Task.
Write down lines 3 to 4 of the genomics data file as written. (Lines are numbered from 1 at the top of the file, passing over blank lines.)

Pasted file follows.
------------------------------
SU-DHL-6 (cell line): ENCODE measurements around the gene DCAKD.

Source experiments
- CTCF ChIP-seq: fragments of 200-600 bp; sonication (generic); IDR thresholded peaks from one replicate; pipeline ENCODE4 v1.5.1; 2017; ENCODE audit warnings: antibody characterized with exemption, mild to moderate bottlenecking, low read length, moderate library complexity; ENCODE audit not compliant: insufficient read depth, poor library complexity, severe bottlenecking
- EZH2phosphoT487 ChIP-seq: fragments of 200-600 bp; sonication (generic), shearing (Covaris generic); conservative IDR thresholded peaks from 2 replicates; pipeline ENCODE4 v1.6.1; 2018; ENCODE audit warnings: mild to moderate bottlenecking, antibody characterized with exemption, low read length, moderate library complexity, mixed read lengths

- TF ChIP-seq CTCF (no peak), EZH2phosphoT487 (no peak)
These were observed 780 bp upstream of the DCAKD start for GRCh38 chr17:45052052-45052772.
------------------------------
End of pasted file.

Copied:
- CTCF ChIP-seq: fragments of 200-600 bp; sonication (generic); IDR thresholded peaks from one replicate; pipeline ENCODE4 v1.5.1; 2017; ENCODE audit warnings: antibody characterized with exemption, mild to moderate bottlenecking, low read length, moderate library complexity; ENCODE audit not compliant: insufficient read depth, poor library complexity, severe bottlenecking
- EZH2phosphoT487 ChIP-seq: fragments of 200-600 bp; sonication (generic), shearing (Covaris generic); conservative IDR thresholded peaks from 2 replicates; pipeline ENCODE4 v1.6.1; 2018; ENCODE audit warnings: mild to moderate bottlenecking, antibody characterized with exemption, low read length, moderate library complexity, mixed read lengths